English 518 Course Blog

February 17, 2007

Comments on Visual “Authority” from Wysocki

Filed under: Uncategorized — shenra @ 4:15 pm

On page 184 of the Wysocki article, she discusses how a reader will not give as much credit or “authority” to a piece of scholarship that is written on bits of pieces of paper and that features changing handwriting, different background colors, etc.  She claims that the traditional style will possess more validity because that is what the audience is used to seeing. 

 Just as linguists theorize that 90 percent of oral communication is actually body language and tone of voice, it seems that Wysocki is arguing that quite a bit of written communication if also “body language,” or perhaps “medium language” to borrow from terms we have been using in class.  However, when I stop and think, I feel that with the exception of the computer, there is actually little difference in our modes of written communication.  A creative novel really looks quite like a scholarly text, with the exception of footnotes and endnotes.  They are both typically printed on white paper, bound, and follow a block-text structure on each page.  Newspapers aren’t bound, but still present the block text structure in columns.  Magazines are a bit more creative and colorful, but other than ads and a colorful illustration, the appearance is typically the same as other print media.  Even computer texts aren’t very “creative” in straying from tradition.  And with the continued rush of life, when people need to read quickly and process the needed information, rather than relish and enjoy it, I don’t see a practical reason for the block text of printed materials to change.  Perhaps a new art movement might feature sporadic patterns of writing, but in this one area I don’t really see the need for a change or evolution.

 This is why I take exception to her suggestions to encourage students to consider the “larger visual context” (192) when teaching writing.  I think something like this might serve in a specialized college classroom, like “Visual Contexts in Composition,” but for the typical student, this is not a topic worth bringing up.  The high school student, at this point in time, has too much to study and prepare for (tests) to add more to the syllabus.  The typical undergraduate must learn to write academically, as most undergrads struggle to write well.  Visual contexts should perhaps be offered to advanced undergrads, but more likely to grads and doctoral students.  At the moment, I don’t see any room for this topic in the English classes I’ve taught, and that includes 11th and 12th grade AP.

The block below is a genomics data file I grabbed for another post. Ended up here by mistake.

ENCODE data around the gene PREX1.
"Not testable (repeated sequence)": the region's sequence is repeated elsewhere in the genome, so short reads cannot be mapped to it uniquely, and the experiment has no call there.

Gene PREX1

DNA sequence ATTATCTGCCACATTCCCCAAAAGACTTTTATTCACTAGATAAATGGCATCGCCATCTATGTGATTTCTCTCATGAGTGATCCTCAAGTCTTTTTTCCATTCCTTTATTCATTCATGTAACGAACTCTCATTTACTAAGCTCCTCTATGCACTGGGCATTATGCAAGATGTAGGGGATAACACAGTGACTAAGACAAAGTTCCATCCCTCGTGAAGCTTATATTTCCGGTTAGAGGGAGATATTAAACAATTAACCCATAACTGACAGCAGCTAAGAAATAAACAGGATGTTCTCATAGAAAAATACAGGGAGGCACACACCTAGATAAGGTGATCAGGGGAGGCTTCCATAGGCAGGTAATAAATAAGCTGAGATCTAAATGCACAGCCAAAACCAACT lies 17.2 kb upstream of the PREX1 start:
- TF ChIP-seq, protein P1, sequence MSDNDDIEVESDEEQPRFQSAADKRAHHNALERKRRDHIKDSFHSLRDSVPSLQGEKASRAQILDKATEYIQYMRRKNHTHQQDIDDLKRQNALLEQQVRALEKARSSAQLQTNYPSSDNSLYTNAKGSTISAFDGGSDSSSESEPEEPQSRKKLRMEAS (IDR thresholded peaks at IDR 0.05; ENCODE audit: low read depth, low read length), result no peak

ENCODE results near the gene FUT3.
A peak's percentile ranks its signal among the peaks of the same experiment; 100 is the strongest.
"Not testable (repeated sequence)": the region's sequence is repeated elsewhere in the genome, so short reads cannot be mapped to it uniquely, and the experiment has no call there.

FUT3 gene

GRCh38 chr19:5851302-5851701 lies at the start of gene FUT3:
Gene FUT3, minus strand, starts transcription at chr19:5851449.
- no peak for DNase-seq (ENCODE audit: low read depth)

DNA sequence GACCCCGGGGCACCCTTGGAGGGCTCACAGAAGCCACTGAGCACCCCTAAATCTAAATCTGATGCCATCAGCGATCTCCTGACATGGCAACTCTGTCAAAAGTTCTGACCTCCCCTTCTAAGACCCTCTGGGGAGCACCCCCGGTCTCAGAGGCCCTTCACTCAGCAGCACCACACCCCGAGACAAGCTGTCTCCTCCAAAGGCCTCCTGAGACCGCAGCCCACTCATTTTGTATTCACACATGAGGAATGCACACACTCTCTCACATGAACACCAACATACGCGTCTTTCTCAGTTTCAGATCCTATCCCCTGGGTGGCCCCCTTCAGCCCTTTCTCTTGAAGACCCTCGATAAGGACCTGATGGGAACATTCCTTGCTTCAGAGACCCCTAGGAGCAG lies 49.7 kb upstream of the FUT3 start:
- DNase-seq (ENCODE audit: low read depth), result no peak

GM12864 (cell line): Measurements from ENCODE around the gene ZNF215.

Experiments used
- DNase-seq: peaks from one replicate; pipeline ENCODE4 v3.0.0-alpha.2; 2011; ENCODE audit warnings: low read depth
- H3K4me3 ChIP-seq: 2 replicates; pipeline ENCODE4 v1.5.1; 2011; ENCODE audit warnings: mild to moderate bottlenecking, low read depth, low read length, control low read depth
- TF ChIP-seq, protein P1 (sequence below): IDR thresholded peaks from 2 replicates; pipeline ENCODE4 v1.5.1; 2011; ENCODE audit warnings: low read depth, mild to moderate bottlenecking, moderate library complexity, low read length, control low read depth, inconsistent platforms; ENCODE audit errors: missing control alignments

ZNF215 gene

Sidenote: page 197….is “awarely” a word?



  1. I suppose that if you can use it and people understand what you mean, then it *must* be a word! There’s even an awarely.com website (I’m too lazy to figure out what they do). More later.

    Comment by chutry — February 17, 2007 @ 5:03 pm | Reply

  2. But to use newspapers as an example, isn’t there a significant difference beteween USA Today’s psychedelic coloring and graphics and the staid blandness of the Grey Lady, The New York Times? And to your question about the use value for Wysocki’s project in high school classrooms, that’s a useful point. I wonder to what extent these assignments depend upon students who are already institutionalized into academic culture? In other words, do they make sense for (1) high school students who are still learning academic culture or (2) nontraditional college students who are looking to gain access to academic culture?

    Comment by chutry — February 19, 2007 @ 2:59 pm | Reply

  3. Yes, this is a good point for us to think about. Like shenra said, the high school students have too much to learn; also in terms of composition, they have to learn to write academically so as to pass the exam, to have the proper writing skills so as to find a decent job. This situation is similar to that in China.
    Then I question whether there is any use of visual contexts in teaching writing? I think if we practise teaching writing as Wysocki suggested, students writing skills will probably have little improvement, for by emphasizing too much on visual elements, students will focus more on this and pay less attention to academic writing skills, and sometimes, studnets will digress from the real subjects they are talking about and shift to visual design. Also using visual design needs much more time, but we know students are busy with all their courses and the real purpose for students learning writing, at least academic writing,is to learn writing skills. But we couldn’t say that Wysocki’s suggestion is useless. I think her idea at least gives us an idea that there are different forms to teach writing. Besides, the visual rhetoric can be modified and properly used by teachers in their teaching, for example, sometimes the writing class is very boring for students, so at this time, teachers can use it as a way to get rid of dullness and let students have some freshness when learning writing. But this can only be used occasionally, it will be not that effective if we practise it throughout the whole semester in teams of aquiring writing skills.

    Comment by sophiesun — February 20, 2007 @ 3:21 am | Reply

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